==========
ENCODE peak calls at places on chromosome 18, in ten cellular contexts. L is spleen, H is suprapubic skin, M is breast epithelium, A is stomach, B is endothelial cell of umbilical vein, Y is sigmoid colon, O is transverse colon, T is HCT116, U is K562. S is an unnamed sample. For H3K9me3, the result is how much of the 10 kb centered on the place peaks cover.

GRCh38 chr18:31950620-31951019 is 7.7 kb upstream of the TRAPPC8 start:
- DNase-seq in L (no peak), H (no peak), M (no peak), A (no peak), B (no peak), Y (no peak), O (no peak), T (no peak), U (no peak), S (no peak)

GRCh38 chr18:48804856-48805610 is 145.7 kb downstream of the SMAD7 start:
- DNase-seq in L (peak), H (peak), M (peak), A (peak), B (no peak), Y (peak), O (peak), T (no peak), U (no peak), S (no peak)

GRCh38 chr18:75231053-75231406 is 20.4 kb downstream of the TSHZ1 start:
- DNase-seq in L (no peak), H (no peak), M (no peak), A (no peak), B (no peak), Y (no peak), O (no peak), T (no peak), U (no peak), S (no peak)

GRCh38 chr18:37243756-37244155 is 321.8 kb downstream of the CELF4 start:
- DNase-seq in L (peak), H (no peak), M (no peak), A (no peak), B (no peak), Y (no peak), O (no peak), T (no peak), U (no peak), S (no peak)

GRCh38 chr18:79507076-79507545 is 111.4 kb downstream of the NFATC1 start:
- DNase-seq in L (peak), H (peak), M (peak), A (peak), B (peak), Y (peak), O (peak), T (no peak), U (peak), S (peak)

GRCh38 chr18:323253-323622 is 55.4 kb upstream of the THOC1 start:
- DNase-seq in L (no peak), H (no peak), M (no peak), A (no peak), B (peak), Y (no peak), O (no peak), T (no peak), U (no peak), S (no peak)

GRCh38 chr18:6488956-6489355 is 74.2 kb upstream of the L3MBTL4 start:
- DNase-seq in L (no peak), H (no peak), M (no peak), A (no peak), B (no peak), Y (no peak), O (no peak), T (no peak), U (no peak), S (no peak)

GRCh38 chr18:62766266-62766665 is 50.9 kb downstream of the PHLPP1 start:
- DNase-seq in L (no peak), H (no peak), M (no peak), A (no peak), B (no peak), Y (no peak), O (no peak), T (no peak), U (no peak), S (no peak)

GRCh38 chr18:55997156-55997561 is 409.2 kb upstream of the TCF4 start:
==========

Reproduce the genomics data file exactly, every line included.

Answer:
ENCODE peak calls at places on chromosome 18, in ten cellular contexts. L is spleen, H is suprapubic skin, M is breast epithelium, A is stomach, B is endothelial cell of umbilical vein, Y is sigmoid colon, O is transverse colon, T is HCT116, U is K562. S is an unnamed sample. For H3K9me3, the result is how much of the 10 kb centered on the place peaks cover.

GRCh38 chr18:31950620-31951019 is 7.7 kb upstream of the TRAPPC8 start:
- DNase-seq in L (no peak), H (no peak), M (no peak), A (no peak), B (no peak), Y (no peak), O (no peak), T (no peak), U (no peak), S (no peak)

GRCh38 chr18:48804856-48805610 is 145.7 kb downstream of the SMAD7 start:
- DNase-seq in L (peak), H (peak), M (peak), A (peak), B (no peak), Y (peak), O (peak), T (no peak), U (no peak), S (no peak)

GRCh38 chr18:75231053-75231406 is 20.4 kb downstream of the TSHZ1 start:
- DNase-seq in L (no peak), H (no peak), M (no peak), A (no peak), B (no peak), Y (no peak), O (no peak), T (no peak), U (no peak), S (no peak)

GRCh38 chr18:37243756-37244155 is 321.8 kb downstream of the CELF4 start:
- DNase-seq in L (peak), H (no peak), M (no peak), A (no peak), B (no peak), Y (no peak), O (no peak), T (no peak), U (no peak), S (no peak)

GRCh38 chr18:79507076-79507545 is 111.4 kb downstream of the NFATC1 start:
- DNase-seq in L (peak), H (peak), M (peak), A (peak), B (peak), Y (peak), O (peak), T (no peak), U (peak), S (peak)

GRCh38 chr18:323253-323622 is 55.4 kb upstream of the THOC1 start:
- DNase-seq in L (no peak), H (no peak), M (no peak), A (no peak), B (peak), Y (no peak), O (no peak), T (no peak), U (no peak), S (no peak)

GRCh38 chr18:6488956-6489355 is 74.2 kb upstream of the L3MBTL4 start:
- DNase-seq in L (no peak), H (no peak), M (no peak), A (no peak), B (no peak), Y (no peak), O (no peak), T (no peak), U (no peak), S (no peak)

GRCh38 chr18:62766266-62766665 is 50.9 kb downstream of the PHLPP1 start:
- DNase-seq in L (no peak), H (no peak), M (no peak), A (no peak), B (no peak), Y (no peak), O (no peak), T (no peak), U (no peak), S (no peak)

GRCh38 chr18:55997156-55997561 is 409.2 kb upstream of the TCF4 start: